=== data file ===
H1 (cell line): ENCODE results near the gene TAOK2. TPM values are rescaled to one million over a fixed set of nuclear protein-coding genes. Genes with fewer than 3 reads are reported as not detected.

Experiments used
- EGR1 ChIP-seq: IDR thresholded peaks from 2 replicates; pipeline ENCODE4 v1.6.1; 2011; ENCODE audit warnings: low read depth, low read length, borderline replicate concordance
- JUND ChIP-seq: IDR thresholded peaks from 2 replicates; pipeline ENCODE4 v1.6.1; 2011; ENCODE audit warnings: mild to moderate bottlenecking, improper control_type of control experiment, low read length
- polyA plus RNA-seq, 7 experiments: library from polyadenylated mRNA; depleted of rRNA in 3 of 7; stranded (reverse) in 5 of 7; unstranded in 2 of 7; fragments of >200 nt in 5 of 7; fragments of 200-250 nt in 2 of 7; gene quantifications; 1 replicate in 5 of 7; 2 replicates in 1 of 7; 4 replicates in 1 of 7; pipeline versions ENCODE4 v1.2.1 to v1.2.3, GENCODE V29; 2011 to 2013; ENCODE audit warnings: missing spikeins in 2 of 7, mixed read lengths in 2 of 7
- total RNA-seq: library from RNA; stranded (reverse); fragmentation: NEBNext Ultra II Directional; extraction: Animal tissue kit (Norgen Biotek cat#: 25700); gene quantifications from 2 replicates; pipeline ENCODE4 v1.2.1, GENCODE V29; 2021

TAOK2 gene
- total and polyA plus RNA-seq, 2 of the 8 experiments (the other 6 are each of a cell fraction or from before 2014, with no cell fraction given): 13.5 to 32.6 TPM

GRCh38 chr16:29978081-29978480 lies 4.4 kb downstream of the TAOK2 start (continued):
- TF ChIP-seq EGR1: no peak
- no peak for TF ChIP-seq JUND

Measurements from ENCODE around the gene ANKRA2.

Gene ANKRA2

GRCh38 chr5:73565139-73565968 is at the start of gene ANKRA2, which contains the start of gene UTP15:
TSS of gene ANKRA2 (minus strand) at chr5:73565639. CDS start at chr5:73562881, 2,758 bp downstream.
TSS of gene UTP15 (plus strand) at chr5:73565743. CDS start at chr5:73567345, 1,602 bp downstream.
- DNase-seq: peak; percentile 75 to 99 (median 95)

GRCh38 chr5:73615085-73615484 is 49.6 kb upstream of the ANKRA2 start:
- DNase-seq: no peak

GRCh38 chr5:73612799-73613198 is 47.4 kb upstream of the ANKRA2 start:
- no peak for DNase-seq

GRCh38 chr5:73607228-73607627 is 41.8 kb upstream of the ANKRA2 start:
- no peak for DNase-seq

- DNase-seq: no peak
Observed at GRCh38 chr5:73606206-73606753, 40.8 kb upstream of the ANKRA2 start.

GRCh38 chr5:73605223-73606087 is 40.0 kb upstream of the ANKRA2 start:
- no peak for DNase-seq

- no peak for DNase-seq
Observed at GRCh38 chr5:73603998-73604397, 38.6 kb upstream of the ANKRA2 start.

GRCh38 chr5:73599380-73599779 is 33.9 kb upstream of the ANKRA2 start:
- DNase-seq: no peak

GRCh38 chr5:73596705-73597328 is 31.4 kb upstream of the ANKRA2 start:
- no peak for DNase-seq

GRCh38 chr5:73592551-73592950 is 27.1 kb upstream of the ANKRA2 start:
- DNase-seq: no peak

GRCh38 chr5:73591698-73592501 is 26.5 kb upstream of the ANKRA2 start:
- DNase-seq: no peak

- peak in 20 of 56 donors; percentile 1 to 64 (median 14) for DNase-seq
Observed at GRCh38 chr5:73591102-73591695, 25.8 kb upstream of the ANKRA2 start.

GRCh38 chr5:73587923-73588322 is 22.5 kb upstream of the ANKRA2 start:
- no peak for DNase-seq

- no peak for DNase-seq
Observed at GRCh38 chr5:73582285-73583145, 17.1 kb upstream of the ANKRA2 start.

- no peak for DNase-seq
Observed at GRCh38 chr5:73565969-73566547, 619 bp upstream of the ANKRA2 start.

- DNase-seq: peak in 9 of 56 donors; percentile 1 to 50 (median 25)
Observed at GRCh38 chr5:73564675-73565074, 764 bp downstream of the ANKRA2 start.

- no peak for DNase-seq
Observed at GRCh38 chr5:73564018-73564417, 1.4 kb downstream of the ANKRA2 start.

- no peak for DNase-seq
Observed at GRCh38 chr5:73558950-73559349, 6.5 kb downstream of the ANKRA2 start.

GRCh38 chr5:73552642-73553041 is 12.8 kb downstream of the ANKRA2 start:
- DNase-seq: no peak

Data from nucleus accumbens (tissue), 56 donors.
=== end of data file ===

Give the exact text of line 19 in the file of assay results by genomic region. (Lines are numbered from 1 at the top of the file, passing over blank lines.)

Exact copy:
- DNase-seq: no peak